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HuffPost’s Tory Maguire rejects suggestion the site commissions journalists to work for free

Maguire

Maguire

The Huffington Post Australia editor-in-chief Tory Maguire has rejected the notion that Australia’s newest media news website commissions journalists “to do work for free”.

Speaking to Mumbrella on the morning of the official launch of the local version of the news and commentary site, after a soft launch yesterday, Maguire said the blog platform and its journalism platforms are two very “distinct” things.

“The blog platform is not for journalists,” she said.

“We’re not going out and asking people to work for us for free, we’re inviting anyone who has something they would like to share with other Australians to use our platform if they so chose.”

Maguire said the local version of HuffPost is “starting up” and “very quickly” is going to have “30 full-time paid journalists”.

“Around the world there are more than 850 Huffington Post journalists working and producing journalism every single day,” she added.

HuffPoHuffington Post has been on a hiring blitz ahead of its launch in two weeks on August 19.

Among the local team are assistant Daily Mail editor Chris Paine and 9news.com.au supervising producer Nicolette Logue as news editors; former executive producer of video at AAP Tom Compagnoni who will lead its video content; and experienced former ABC and SBS political reporter Karen Barlow, who will be the local Huffpo’s political editor.

The comments follow on from professional writer, media commentator and advertising executive Dee Madigan slamming an unsolicited approach from the publisher to write for free as insulting.

To coincide with today’s official launch Huffington Post Australia announced Lisa Wilkinson was joining the team as editor-at-large, a role which Maguire said would help shape the tone and helps promote the site.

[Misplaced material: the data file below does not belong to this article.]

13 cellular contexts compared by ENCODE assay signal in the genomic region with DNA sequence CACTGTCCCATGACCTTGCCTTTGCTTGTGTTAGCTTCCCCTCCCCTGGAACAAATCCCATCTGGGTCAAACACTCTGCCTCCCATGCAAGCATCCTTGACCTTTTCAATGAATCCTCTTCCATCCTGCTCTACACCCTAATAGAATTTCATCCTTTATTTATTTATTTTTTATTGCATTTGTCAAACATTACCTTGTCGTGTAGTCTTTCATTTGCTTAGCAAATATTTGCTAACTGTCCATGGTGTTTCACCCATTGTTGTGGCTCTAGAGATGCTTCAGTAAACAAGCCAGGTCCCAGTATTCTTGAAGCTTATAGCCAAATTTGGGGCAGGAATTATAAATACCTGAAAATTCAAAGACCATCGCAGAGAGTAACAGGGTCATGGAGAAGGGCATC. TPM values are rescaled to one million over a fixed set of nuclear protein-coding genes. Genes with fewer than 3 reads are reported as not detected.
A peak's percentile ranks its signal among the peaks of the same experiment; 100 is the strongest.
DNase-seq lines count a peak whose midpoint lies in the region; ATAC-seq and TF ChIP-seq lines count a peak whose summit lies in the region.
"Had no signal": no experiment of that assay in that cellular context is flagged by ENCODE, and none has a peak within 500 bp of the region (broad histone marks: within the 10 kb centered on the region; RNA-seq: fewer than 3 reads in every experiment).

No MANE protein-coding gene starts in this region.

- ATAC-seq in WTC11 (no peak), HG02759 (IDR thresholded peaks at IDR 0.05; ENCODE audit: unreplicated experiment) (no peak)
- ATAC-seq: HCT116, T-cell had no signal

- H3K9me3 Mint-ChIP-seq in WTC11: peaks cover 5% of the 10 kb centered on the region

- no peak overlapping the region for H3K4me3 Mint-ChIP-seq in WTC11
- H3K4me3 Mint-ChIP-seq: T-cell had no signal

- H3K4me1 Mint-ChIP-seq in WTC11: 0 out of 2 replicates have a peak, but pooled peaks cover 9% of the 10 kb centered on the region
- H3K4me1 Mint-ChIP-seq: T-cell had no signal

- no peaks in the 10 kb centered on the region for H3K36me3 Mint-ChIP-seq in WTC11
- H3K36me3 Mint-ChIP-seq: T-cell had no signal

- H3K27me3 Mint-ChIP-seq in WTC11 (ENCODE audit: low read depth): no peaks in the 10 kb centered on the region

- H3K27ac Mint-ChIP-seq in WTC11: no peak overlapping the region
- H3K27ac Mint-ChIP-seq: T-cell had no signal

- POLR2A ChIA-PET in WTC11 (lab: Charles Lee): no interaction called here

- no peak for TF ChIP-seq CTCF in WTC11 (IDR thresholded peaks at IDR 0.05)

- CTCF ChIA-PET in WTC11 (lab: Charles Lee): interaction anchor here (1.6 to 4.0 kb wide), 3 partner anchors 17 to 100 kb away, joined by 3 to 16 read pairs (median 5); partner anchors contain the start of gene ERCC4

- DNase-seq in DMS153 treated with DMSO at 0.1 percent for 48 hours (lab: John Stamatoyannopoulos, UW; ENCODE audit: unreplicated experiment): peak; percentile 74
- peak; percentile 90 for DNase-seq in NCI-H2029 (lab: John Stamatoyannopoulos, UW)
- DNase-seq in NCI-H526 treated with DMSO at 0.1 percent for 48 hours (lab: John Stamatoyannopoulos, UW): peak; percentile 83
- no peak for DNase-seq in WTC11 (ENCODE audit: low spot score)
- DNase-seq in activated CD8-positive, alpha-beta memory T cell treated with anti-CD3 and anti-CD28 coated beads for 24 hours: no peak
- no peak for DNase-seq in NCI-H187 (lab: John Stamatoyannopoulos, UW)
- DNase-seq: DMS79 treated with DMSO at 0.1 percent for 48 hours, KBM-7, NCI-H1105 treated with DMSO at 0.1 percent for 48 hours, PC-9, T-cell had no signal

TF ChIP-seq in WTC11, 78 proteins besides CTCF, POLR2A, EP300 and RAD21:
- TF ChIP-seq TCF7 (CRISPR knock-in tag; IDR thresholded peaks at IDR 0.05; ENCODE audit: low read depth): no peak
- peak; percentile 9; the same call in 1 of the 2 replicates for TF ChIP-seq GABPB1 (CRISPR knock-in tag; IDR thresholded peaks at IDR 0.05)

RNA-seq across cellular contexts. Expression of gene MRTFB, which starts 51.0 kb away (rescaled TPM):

Wilkinson's first post on The Huffington Post

Wilkinson’s first post on The Huffington Post

Maguire described Wilkinson’s appointment as a “no brainer”.

“Of all the people in the Australian media market Lisa Wilkinson has an unparalleled combination of credibility and profile.

“She has decades of experience in building an audience, in understanding what an audience wants and catering to them instead of telling them what they need and obviously she has a great reputation, a high social media profile and she’s absolutely the perfect person for this role,” she said.

“I’m really looking forward to having her not just doing her own content but also being a sounding board for me. I come from a much more political and news background and Lisa comes from  broadcasting and magazines. She has loads of experience and I’m really looking forward to being able to tap her experience and insights.

“We get on like a house on fire,” she added.

HuffPoYesterday the site launched with an exclusive video interview with Julie Bishop, following that up today with an exclusive video interview with Bill Shorten.

Commenting on the site’s clear multimedia strategy, Maguire said the HuffPost Australia team is “thinking about the video element of every story”.

“Arianna [Huffington] has said publicly that she is aiming for Huffington Post to be 50-50 between written word and video, which is a boldly ambitious target,” she said.